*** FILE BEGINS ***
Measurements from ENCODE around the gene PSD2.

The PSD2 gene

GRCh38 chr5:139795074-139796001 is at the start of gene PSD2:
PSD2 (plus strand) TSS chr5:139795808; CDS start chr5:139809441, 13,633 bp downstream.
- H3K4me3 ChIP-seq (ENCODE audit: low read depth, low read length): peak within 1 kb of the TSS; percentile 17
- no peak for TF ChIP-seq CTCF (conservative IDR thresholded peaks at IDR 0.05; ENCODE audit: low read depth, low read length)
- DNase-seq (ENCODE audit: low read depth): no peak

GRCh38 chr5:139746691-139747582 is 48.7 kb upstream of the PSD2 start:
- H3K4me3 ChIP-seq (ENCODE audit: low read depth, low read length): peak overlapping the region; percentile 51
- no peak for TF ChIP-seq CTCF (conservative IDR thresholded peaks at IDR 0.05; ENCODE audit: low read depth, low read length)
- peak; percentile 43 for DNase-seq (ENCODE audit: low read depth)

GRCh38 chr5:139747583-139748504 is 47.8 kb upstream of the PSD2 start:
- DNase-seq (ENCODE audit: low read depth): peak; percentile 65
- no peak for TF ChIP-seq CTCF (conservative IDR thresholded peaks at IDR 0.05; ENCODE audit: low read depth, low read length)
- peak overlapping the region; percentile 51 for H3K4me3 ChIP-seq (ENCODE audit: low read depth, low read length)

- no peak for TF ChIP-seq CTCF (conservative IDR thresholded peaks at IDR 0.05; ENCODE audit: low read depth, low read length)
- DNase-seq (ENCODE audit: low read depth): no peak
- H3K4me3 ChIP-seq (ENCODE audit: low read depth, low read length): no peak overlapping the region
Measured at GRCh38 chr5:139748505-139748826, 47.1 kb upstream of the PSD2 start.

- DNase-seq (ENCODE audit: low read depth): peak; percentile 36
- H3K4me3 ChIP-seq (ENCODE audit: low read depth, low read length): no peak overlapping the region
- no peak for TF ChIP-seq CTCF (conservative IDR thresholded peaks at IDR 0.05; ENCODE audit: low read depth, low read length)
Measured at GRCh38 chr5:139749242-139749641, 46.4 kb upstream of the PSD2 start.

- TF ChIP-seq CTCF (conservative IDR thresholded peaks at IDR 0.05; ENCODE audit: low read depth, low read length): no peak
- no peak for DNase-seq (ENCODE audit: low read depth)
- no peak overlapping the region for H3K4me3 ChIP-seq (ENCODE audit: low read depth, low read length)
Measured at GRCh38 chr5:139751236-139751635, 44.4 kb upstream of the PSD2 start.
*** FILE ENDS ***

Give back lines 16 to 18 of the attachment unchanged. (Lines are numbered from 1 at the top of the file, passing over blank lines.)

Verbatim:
- no peak for TF ChIP-seq CTCF (conservative IDR thresholded peaks at IDR 0.05; ENCODE audit: low read depth, low read length)
- DNase-seq (ENCODE audit: low read depth): no peak
- H3K4me3 ChIP-seq (ENCODE audit: low read depth, low read length): no peak overlapping the region